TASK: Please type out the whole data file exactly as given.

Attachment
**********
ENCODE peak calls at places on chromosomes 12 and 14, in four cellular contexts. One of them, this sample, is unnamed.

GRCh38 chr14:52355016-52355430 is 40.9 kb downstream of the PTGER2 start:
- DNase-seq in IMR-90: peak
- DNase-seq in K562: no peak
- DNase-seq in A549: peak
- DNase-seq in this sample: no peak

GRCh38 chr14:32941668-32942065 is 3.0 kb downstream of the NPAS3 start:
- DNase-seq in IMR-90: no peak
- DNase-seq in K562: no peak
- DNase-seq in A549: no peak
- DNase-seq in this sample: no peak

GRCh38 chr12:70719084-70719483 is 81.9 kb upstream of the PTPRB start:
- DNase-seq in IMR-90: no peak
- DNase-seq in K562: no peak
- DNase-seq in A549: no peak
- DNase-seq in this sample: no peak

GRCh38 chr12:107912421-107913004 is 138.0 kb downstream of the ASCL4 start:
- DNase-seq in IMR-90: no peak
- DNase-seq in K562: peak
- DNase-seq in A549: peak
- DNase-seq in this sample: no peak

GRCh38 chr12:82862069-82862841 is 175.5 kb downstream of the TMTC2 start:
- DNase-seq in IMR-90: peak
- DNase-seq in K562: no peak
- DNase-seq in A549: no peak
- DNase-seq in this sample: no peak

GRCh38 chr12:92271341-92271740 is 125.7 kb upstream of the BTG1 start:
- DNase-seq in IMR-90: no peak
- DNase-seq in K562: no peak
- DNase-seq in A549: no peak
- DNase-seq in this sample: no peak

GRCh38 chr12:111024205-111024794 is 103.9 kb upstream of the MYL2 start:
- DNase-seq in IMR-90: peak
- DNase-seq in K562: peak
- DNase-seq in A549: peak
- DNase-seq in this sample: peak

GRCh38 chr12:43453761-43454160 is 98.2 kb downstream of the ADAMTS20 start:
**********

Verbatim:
ENCODE peak calls at places on chromosomes 12 and 14, in four cellular contexts. One of them, this sample, is unnamed.

GRCh38 chr14:52355016-52355430 is 40.9 kb downstream of the PTGER2 start:
- DNase-seq in IMR-90: peak
- DNase-seq in K562: no peak
- DNase-seq in A549: peak
- DNase-seq in this sample: no peak

GRCh38 chr14:32941668-32942065 is 3.0 kb downstream of the NPAS3 start:
- DNase-seq in IMR-90: no peak
- DNase-seq in K562: no peak
- DNase-seq in A549: no peak
- DNase-seq in this sample: no peak

GRCh38 chr12:70719084-70719483 is 81.9 kb upstream of the PTPRB start:
- DNase-seq in IMR-90: no peak
- DNase-seq in K562: no peak
- DNase-seq in A549: no peak
- DNase-seq in this sample: no peak

GRCh38 chr12:107912421-107913004 is 138.0 kb downstream of the ASCL4 start:
- DNase-seq in IMR-90: no peak
- DNase-seq in K562: peak
- DNase-seq in A549: peak
- DNase-seq in this sample: no peak

GRCh38 chr12:82862069-82862841 is 175.5 kb downstream of the TMTC2 start:
- DNase-seq in IMR-90: peak
- DNase-seq in K562: no peak
- DNase-seq in A549: no peak
- DNase-seq in this sample: no peak

GRCh38 chr12:92271341-92271740 is 125.7 kb upstream of the BTG1 start:
- DNase-seq in IMR-90: no peak
- DNase-seq in K562: no peak
- DNase-seq in A549: no peak
- DNase-seq in this sample: no peak

GRCh38 chr12:111024205-111024794 is 103.9 kb upstream of the MYL2 start:
- DNase-seq in IMR-90: peak
- DNase-seq in K562: peak
- DNase-seq in A549: peak
- DNase-seq in this sample: peak

GRCh38 chr12:43453761-43454160 is 98.2 kb downstream of the ADAMTS20 start: